The Commanding Officer of Darwin's 1st Brigade told reporters that the UK's Prince Harry was "not on a traditional royal tour", as the Prince started his month-long secondment with the Australian Defence Force (ADF).
Prince Harry, or Captain Wales as he is referred to in the British Army, started his secondment with the ADF with the 1st Brigade in Darwin on 6 April, after arriving in Canberra and flying to Darwin later that day to report for duty at Robertson Barracks.
"Captain Wales, when he is attached to the 1st Brigade, will work with various units across the brigade and that will also include detachments to NORFORCE as well as to an aviation unit. I would emphasise that this is not a traditional royal tour. Captain Wales will be attached to this brigade as part of a long standing series of exchanges between the Australian Army and the British Army going back to the 1970s where members of both armies are exchanged for periods of time to exchange lessons from training and from operational activities to the benefit of both nations' armies," said Commanding Officer, Brigadier Mick Ryan.
The North-West Mobile Force (NORFORCE) is an infantry regiment. Its area of operations includes the entire Northern Territory and the Kimberley region of Western Australia, covering 1.8m km2, the largest of any military unit in the world.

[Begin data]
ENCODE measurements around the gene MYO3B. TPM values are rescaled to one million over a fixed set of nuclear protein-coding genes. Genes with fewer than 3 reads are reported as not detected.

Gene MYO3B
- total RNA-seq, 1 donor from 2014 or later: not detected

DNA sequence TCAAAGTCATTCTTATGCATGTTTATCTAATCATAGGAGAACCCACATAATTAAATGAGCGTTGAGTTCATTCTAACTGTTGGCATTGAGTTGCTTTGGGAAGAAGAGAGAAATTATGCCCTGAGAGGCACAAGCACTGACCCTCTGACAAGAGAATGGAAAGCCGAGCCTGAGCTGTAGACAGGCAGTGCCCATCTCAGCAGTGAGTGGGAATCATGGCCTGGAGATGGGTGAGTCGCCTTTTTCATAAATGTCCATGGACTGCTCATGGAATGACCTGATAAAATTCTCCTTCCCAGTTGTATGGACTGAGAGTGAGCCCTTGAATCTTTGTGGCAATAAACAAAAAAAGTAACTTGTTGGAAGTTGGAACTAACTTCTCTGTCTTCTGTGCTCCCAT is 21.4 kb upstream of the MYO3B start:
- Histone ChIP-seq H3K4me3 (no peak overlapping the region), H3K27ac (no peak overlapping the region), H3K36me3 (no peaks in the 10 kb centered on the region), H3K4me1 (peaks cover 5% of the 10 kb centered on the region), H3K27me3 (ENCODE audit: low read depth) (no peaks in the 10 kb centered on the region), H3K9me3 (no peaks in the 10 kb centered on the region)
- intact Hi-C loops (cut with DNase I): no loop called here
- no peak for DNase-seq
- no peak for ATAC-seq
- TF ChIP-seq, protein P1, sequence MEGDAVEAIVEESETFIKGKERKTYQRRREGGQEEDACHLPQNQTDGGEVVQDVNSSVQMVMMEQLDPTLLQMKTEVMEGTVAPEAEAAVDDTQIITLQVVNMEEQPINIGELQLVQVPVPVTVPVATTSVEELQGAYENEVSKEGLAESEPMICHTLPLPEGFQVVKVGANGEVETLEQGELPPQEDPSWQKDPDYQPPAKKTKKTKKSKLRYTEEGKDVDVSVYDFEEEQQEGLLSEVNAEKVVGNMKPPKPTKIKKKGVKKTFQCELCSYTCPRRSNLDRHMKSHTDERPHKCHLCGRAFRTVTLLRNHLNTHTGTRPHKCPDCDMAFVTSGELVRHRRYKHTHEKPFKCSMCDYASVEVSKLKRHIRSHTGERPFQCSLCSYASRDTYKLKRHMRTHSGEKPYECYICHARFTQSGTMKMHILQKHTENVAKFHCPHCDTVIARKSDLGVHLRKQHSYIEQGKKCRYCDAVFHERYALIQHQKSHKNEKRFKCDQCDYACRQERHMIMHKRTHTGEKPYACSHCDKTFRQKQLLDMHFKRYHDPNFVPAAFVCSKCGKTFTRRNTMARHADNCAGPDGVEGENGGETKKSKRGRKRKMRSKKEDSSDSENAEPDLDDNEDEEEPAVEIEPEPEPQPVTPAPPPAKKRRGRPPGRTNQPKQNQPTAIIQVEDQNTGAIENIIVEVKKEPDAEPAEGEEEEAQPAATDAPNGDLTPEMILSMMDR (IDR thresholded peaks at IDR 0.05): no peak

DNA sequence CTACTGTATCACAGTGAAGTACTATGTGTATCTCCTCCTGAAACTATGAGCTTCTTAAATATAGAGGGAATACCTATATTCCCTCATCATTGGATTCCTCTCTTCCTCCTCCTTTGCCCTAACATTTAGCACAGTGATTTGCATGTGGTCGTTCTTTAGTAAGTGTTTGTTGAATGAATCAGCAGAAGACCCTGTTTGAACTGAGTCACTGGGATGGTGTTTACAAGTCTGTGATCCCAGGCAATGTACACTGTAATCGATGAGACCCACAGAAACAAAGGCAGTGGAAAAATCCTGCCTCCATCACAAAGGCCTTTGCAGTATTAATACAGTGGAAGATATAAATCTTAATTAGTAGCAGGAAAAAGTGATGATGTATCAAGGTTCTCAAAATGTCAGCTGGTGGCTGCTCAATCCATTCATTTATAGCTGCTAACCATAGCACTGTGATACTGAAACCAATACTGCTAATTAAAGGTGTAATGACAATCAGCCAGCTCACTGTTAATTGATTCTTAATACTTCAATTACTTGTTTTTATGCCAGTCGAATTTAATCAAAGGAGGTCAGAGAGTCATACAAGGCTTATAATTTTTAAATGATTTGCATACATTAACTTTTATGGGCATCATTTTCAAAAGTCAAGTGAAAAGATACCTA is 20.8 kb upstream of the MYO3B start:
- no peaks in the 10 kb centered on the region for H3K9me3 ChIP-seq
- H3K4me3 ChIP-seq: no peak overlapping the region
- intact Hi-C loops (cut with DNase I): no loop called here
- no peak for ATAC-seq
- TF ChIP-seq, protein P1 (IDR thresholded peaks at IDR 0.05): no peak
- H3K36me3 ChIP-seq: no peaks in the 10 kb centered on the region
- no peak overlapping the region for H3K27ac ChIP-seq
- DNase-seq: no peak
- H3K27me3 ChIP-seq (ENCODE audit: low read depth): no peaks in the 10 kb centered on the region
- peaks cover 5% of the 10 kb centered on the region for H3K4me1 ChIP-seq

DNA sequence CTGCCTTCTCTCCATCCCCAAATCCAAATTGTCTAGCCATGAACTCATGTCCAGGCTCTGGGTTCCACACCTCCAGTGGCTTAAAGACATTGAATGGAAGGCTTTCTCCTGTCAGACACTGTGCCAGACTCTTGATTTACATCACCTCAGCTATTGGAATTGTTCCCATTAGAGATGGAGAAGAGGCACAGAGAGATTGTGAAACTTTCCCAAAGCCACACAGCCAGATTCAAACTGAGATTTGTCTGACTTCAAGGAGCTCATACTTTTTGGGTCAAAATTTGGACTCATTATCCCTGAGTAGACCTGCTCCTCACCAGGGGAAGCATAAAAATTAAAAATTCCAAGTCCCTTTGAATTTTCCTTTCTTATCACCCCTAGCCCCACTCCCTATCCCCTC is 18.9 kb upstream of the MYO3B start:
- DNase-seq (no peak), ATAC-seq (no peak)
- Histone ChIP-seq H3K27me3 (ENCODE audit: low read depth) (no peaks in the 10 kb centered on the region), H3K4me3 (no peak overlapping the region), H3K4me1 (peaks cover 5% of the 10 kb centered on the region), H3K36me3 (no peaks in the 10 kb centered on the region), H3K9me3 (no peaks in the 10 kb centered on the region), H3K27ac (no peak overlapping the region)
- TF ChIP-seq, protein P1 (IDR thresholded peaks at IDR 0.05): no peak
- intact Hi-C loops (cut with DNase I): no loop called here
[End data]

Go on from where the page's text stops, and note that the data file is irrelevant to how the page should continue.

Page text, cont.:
Some of the units included in the 1st Brigade are: Armoured Regiment (Main Battle Tank), 2nd Cavalry Regiment (Armoured Reconnaissance), 5th Battalion, Royal Australian Regiment (Mechanized infantry), 7th Battalion, 8th/12th Medium Regiment, Royal Regiment of Australian Artillery, as well as combat regiments.
"The brigade, with its combination of unique capabilities based in a very different climatic part of Australia, offers a range of experiences in the Australian Army that he can't get anywhere else. It is a unique place, it's a unique brigade and when he is attached to the brigade, we'll be very happy to welcome him as a member of the 1st Brigade," added Ryan.
Ryan could not confirm if the Prince would fly helicopters during his attachment with the brigade.
"Well when Captain Wales is attached to the brigade he may fly but that will be under the discretion of the commanding officer of the aviation unit. We have world class combat aviators here and they will be able to make decisions based on that," he said.
Captain Wales has flown as a British Army Apache helicopter pilot in two tours of Afghanistan, between September 2012 and January 2013, Australian media reported.